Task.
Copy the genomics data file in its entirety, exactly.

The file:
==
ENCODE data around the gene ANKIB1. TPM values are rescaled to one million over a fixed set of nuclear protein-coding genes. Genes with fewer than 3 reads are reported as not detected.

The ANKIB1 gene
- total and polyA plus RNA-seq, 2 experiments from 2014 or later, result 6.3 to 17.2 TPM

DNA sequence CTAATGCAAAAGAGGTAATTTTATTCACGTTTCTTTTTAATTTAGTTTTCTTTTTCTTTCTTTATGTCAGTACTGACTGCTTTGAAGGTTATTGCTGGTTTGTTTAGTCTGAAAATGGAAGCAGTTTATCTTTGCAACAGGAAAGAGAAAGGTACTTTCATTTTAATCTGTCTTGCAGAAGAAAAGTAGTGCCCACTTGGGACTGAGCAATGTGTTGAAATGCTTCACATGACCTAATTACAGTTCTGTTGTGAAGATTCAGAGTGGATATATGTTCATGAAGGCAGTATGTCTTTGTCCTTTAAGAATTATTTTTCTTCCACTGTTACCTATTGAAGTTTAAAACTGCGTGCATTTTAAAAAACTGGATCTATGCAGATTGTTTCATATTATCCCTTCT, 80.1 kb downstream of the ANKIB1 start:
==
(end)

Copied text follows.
ENCODE data around the gene ANKIB1. TPM values are rescaled to one million over a fixed set of nuclear protein-coding genes. Genes with fewer than 3 reads are reported as not detected.

The ANKIB1 gene
- total and polyA plus RNA-seq, 2 experiments from 2014 or later, result 6.3 to 17.2 TPM

DNA sequence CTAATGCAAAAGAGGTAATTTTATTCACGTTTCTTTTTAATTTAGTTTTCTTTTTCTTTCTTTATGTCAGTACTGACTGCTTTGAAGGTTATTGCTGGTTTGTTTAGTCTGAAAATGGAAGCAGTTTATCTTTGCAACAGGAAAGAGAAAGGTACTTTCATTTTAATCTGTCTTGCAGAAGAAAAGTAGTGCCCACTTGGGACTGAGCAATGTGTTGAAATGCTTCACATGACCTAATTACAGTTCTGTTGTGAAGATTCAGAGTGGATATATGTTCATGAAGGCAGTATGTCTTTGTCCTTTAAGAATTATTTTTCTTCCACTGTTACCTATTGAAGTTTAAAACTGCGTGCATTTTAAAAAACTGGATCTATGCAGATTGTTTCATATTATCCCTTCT, 80.1 kb downstream of the ANKIB1 start: